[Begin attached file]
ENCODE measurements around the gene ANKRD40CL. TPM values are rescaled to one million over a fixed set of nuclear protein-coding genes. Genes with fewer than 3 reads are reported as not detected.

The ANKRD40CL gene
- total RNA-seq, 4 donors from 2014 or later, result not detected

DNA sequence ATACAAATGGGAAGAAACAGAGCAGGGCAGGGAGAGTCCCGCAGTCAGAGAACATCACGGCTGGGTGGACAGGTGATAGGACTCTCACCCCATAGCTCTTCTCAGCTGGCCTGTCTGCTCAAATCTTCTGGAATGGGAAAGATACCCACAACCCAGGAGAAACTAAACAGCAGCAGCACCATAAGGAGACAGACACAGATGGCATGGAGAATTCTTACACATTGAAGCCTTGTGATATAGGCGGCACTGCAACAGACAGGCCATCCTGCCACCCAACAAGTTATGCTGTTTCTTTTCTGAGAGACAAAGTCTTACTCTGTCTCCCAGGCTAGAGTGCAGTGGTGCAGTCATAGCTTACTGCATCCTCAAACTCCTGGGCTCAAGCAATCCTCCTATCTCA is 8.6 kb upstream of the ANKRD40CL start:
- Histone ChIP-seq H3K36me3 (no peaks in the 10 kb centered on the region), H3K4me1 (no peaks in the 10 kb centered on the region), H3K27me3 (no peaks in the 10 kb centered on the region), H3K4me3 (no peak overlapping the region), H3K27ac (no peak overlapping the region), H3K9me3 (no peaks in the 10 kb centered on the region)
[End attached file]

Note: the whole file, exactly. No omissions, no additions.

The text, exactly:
ENCODE measurements around the gene ANKRD40CL. TPM values are rescaled to one million over a fixed set of nuclear protein-coding genes. Genes with fewer than 3 reads are reported as not detected.

The ANKRD40CL gene
- total RNA-seq, 4 donors from 2014 or later, result not detected

DNA sequence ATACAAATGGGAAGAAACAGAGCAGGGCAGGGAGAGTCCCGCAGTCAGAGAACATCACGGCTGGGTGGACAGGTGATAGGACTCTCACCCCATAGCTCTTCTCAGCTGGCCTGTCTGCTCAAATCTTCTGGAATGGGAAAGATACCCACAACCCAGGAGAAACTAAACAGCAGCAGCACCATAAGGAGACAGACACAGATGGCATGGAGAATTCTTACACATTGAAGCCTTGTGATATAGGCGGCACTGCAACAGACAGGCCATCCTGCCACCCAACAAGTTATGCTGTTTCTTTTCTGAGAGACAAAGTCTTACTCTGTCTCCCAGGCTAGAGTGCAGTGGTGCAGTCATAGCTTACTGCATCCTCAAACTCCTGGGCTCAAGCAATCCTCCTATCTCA is 8.6 kb upstream of the ANKRD40CL start:
- Histone ChIP-seq H3K36me3 (no peaks in the 10 kb centered on the region), H3K4me1 (no peaks in the 10 kb centered on the region), H3K27me3 (no peaks in the 10 kb centered on the region), H3K4me3 (no peak overlapping the region), H3K27ac (no peak overlapping the region), H3K9me3 (no peaks in the 10 kb centered on the region)